Part 1, Section 2: Soil Fertility Management
Soil Fertility Management
The plant nutrients taken up by crops during the growing season may come from many sources, including soil reserves, added fertilizer or manure, and crop residues. Nutrients such as nitrogen, phosphorus, and potassium are required in large quantities, while others are required in very small quantities. Nutrients such as sulfur, calcium, and magnesium are required in intermediate quantities. Soil supplies for nutrients required in small quantities (micronutrients) need not be large, but the nutrients must be available to the plant.
All the nutrients listed in Table 1.2-2 are essential for plant growth. The roles and deficiency symptoms of the primary nutrients are discussed below. The symptoms are rarely clear cut, so it is important to use both soil and plant analyses when trying to diagnose a suspected nutritional problem.
|Primary nutrients||Secondary nutrients||Micronutrients|
|Nitrogen (N)||Sulfur (S)||Iron (Fe)|
|Phosphorus (P)||Magnesium (Mg)||Manganese (Mn)|
|Potassium (K)||Calcium (Ca)||Boron (B)|
Nitrogen (N) is a critical component of proteins, which control the metabolic processes required for plant growth. It also is an integral part of the chlorophyll molecule and thus plays a key role in photosynthesis. An adequate supply of nitrogen is associated with vigorous vegetative growth and a plant’s dark green color. Nitrogen deficiency is characterized by reduced plant growth and a pale green or yellow color. This yellowing generally begins at the tip of the leaf and goes down the middle of the leaf. If the deficiency is severe, the affected area eventually turns brown and dies. Since nitrogen is mobile in the plant, older leaves show the first symptoms of nitrogen deficiency. Nitrogen behavior is extremely dynamic in the soil and very dependent on the weather. Much of the soil N is in the organic matter and must be mineralized into soluble forms by microbes before it can be taken up by plants. Because of this dynamic behavior, soil testing for N ahead of the growing season in humid areas like Pennsylvania is not reliable. In-season testing can be used to adjust N management during the season (see the N recommendations section later in this chapter and in the corn chapter). Also, because of its behavior, N is very susceptible to loss both to the atmosphere and to water, and can be an environmental threat.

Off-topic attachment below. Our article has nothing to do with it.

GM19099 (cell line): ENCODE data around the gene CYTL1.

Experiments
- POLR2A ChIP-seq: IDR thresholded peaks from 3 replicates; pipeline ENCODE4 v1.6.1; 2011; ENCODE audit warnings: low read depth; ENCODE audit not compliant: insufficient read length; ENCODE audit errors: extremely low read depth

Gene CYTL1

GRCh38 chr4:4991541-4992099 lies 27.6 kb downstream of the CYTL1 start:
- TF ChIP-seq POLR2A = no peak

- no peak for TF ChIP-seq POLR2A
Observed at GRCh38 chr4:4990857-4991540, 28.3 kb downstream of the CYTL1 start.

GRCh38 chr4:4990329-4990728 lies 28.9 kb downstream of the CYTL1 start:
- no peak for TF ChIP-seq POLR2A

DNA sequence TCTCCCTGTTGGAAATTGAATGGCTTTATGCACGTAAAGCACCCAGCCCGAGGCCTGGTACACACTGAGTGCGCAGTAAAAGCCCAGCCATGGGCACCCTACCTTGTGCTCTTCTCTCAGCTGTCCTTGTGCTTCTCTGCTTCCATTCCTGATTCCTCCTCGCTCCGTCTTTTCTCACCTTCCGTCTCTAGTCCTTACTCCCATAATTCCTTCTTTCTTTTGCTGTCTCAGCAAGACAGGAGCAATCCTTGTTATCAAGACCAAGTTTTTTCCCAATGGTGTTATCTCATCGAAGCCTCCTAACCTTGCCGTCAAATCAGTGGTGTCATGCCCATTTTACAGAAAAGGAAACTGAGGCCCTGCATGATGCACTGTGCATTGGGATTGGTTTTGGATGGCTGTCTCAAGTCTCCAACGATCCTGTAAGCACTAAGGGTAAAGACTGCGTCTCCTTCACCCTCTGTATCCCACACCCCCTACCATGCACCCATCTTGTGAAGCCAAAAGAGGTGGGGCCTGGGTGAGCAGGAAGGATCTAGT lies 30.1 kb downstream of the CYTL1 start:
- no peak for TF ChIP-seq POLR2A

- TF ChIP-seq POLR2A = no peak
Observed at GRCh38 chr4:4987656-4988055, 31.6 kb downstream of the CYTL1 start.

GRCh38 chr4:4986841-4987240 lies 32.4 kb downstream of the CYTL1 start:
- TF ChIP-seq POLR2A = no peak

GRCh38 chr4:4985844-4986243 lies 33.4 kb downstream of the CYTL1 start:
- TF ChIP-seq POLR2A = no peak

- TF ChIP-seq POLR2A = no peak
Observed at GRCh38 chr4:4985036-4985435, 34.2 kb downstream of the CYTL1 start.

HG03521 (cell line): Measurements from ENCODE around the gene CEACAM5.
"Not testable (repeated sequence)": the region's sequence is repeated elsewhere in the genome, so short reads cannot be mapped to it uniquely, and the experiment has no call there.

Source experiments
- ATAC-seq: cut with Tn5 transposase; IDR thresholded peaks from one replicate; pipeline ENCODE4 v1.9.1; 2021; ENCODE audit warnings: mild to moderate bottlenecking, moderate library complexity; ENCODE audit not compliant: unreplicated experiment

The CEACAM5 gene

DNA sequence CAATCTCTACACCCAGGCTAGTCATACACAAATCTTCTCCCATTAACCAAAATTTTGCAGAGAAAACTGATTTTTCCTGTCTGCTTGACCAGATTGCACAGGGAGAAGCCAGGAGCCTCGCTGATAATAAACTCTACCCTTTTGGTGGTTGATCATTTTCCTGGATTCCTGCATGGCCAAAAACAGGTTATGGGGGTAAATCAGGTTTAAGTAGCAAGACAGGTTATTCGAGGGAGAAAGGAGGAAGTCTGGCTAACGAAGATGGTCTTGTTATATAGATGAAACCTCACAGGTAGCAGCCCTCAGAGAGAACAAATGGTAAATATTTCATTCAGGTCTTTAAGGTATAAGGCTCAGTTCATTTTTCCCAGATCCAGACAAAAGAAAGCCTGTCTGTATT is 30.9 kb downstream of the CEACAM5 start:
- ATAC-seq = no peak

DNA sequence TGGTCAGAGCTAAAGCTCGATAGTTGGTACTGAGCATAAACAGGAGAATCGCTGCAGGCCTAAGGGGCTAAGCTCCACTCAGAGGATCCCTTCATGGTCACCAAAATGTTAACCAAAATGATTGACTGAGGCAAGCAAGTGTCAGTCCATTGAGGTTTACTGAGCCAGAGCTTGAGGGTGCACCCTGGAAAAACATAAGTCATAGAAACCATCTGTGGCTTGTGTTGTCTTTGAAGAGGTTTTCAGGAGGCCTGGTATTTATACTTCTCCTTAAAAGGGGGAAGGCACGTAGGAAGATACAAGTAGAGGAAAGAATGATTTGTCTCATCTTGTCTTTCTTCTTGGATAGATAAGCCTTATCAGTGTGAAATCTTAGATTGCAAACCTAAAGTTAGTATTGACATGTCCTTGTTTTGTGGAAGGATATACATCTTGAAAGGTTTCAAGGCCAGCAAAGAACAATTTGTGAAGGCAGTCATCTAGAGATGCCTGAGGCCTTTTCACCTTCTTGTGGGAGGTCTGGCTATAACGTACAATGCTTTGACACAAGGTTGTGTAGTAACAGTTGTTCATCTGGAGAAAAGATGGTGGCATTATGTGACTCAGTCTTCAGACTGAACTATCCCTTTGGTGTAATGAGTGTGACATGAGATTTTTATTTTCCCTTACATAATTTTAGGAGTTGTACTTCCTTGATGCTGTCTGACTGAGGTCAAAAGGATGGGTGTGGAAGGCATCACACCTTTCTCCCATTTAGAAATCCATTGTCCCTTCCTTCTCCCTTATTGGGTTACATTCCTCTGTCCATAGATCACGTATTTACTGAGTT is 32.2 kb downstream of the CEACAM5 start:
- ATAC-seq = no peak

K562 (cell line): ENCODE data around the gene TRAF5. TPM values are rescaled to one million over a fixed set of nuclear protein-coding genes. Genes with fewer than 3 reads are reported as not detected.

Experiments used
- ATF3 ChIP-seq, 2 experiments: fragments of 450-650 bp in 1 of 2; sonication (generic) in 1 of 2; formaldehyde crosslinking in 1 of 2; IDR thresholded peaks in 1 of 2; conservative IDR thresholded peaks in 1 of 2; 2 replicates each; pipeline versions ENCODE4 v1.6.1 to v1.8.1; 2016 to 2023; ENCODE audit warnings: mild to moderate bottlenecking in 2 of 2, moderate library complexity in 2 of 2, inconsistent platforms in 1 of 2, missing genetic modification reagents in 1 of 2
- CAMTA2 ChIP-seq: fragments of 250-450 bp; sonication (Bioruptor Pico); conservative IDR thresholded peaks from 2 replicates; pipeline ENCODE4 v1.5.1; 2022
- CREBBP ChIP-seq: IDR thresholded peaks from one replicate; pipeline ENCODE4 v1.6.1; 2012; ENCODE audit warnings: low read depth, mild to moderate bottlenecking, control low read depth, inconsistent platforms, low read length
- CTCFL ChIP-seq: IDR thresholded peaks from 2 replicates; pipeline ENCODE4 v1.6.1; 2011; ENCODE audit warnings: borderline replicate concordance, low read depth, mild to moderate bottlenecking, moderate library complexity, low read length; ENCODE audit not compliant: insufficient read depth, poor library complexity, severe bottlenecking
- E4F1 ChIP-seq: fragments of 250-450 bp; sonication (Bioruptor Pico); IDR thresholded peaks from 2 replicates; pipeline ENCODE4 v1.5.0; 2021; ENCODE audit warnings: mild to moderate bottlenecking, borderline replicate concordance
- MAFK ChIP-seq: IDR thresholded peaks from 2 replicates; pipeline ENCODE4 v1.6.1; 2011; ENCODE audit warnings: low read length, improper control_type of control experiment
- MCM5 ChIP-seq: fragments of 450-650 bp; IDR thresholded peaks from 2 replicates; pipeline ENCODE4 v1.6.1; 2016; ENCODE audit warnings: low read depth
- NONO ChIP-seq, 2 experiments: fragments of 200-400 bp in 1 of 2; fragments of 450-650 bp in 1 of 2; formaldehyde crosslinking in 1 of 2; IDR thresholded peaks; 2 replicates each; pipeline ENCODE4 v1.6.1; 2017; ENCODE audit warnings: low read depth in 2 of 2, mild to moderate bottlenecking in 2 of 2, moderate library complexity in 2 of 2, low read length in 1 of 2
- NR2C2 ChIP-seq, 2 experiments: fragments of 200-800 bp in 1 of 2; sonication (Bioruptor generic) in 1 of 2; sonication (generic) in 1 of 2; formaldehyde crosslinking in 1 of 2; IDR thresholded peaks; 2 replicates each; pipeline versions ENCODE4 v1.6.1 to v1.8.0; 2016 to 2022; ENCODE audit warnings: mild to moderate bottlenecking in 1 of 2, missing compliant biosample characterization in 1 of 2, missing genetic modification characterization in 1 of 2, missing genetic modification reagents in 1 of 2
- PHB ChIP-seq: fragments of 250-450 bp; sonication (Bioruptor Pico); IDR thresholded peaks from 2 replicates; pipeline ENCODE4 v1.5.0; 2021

Phosphorus (P) is a critical component of nucleic acids, so it plays a vital role in plant reproduction, of which grain production is an important result. Considered essential to seed formation, this mineral is often found in large quantities in seed and fruit. Phosphorus is essential for the biological energy transfer processes that are vital to life and growth. Adequate phosphorus is characterized by improved crop quality, greater straw strength, increased root growth, and earlier crop maturity. Phosphorus deficiency is indicated by reduced plant growth, delayed maturity, and small fruit set. These symptoms may be accompanied by a purple coloring, particularly in young plants. Like nitrogen, phosphorus is mobile in the plant; therefore, any deficiency symptoms show up first on older leaves. Most soil P occurs in relatively insoluble minerals and organic matter in the soil. The availability of these forms is very sensitive to soil pH. Phosphorus availability can be reliably estimated with soil tests. Phosphorus can be lost from the soil. Loss is primarily through erosion of soil particles and organic matter containing P and loss of soluble P in runoff from soils with very high P levels at the surface. Phosphorus lost to water can be an environmental threat.